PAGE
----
Flowing Wells High School and UA graduate Phillip Lybrand is well-known in local filmmaker circles for his time in Tucson as a maker of short films, having won eight competitions at the Loft Cinema. His comedy short, "Batman's Bad Day," screened at Tower Theatres before showings of "The Dark Knight" in 2008.
Now he's moved to Austin, Texas, and is putting the final touches on his first feature-length movie, which he hopes to show at the Loft, as well as at the Arizona International Film Festival.
Lybrand - he uses the stage name "Lex Lybrand" for his film work - completed the microbudget coming-of-age comedy "Summer League" with help from other Flowing Wells grads who have moved to Austin.
One of the hometown transplants is his wife, Kelli Horan, who penned the screenplay - about a college student who reconnects with her hometown by joining a beer league softball team - and another is Austin Shaffer, a cinematographer who insisted Sonoran hot dogs appear in a pool-party scene.
Lybrand, 28, maintains strong ties to the area in which he grew up, even coordinating the Class of 2002 10-year reunion in 2012. He's moving up in the film world, having already secured a spot in some film festivals, where he hopes to find a distribution deal.
He spoke with the Star about his new movie and the state of his career.
How did you come up with the stage name Lex?
My wife and I were talking about kids' names. What we would name a son if we had one.
What festivals are you trying to get into?
One we've tried hard to make it into is South by Southwest. We're hoping to get in as part of the softball tournament. That's our best shot. The programmers for that make a movie screening a part of it.
Do you plan on releasing the movie on home video?
At the very least, we can self-distribute. Getting movies on Netflix, or even on-demand with cable companies, is really easy now. We've spent so little on the movie that whatever we make back is going to be a profit. We're not aiming really high.
How does Austin compare to Tucson?
In my opinion, they're sort of creatively alike. It reminds me of Tucson. It's got my favorite parts of Tucson, magnified and multiplied.
What do you think of your movie?
I always try to rate a movie based on what it was trying to do and how well it achieved that. ... I could have done better, but even with unlimited resources it wouldn't be a perfect movie. Based on what we wanted to do, I'm pretty happy with it.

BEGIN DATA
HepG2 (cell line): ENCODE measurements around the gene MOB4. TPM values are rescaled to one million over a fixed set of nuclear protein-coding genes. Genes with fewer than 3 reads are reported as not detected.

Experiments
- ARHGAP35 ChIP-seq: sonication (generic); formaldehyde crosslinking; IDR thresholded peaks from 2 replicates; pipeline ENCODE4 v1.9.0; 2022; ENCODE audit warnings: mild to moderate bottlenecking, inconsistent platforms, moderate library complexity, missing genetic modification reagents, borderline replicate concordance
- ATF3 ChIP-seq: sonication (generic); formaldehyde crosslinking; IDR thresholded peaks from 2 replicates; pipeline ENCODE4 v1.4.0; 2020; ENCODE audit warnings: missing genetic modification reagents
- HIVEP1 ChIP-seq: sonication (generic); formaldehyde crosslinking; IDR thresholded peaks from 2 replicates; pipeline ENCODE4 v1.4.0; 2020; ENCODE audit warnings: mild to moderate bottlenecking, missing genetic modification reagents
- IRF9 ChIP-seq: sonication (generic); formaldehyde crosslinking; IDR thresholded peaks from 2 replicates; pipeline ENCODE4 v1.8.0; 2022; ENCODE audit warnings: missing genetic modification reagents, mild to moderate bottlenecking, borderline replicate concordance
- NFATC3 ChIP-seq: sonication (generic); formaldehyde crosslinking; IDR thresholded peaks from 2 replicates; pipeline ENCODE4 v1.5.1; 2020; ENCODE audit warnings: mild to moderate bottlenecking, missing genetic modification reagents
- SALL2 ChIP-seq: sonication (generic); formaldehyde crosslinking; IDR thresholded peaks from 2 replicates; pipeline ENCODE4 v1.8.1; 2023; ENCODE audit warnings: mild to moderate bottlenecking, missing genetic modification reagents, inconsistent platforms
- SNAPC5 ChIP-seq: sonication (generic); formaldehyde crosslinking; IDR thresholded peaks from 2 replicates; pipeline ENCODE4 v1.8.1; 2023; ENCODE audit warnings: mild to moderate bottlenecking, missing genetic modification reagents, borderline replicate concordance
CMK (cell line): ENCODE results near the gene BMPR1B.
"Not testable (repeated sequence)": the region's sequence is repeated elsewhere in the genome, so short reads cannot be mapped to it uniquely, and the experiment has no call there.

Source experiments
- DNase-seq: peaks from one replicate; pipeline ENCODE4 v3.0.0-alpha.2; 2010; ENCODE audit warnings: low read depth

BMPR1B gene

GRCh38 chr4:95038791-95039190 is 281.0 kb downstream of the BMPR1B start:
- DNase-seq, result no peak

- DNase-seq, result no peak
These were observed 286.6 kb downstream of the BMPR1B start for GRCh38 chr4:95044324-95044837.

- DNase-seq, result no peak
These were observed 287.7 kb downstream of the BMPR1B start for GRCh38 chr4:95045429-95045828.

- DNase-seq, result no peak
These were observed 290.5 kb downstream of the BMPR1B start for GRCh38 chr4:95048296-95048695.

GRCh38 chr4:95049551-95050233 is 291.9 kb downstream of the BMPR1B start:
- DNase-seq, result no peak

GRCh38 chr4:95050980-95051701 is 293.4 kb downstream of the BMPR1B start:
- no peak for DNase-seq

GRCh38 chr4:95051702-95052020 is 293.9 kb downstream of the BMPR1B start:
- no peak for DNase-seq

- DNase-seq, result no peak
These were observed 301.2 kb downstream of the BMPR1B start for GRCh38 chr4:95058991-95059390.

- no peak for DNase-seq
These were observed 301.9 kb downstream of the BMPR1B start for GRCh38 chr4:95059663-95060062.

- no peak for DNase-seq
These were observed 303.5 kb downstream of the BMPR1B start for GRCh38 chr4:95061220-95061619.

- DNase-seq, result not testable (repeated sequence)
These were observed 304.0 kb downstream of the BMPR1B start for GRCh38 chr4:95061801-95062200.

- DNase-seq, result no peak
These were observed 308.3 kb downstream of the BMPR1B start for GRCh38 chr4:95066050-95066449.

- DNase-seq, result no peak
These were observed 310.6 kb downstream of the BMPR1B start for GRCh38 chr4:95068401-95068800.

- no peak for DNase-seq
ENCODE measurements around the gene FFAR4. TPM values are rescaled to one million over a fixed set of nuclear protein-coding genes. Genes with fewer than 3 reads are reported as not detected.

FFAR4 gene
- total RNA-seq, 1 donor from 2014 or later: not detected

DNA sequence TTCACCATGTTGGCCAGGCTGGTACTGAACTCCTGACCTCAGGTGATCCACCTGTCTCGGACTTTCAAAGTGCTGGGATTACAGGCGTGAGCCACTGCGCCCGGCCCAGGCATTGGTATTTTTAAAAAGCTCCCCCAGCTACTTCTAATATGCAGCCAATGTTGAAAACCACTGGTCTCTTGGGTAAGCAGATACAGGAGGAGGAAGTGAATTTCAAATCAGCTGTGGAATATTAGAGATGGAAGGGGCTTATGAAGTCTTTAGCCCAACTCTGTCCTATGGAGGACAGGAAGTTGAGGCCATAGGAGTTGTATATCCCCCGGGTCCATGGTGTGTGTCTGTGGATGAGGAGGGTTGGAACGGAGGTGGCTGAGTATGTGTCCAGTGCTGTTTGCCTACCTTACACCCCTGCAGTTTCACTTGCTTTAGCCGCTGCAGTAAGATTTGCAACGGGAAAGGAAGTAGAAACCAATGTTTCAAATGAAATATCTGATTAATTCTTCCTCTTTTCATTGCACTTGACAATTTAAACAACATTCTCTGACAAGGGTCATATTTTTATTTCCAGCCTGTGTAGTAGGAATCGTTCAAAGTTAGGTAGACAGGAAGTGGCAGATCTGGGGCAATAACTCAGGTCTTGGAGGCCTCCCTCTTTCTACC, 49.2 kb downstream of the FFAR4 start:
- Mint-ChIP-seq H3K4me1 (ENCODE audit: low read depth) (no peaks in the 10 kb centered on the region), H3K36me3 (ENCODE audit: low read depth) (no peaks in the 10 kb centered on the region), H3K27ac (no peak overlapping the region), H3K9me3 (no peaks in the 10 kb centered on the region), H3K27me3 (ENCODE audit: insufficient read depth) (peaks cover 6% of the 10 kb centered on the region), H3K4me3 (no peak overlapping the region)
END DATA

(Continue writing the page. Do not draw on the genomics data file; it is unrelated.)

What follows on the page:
Do you hope to find a distributor that will get your movie in theaters?
That would be great, but I don't expect that. I see it as more accessible as an online streaming type of film. It would be given a better shot if somebody were to watch it on Netflix. The expectations would be a little bit different.
How was it to work with your wife on a movie?
It went way better than I thought. We don't ever work real well together creatively. She is a really good singer, and I'm not an extremely bad guitar player. We've tried to record songs together before, and it always goes terribly.
As soon as the script was done, she allowed it to become my movie. On set, she didn't want to be there watching takes. She'd want to see things in a very specific way. She just sort of let it go. She gave me notes early during production. I'd take them into consideration and held my ground sometimes. She ended up being happy with it and didn't hate me.
How often do you get back to Tucson?
I haven't been back since the reunion last year, but when I do figure out when the movie is going to play, my mom has already told me she's forcing me to come. I'll be there sometime this year.
This article also was published in Thursday's Northwest Star. Contact reporter Phil Villarreal at 573-4130 or firstname.lastname@example.org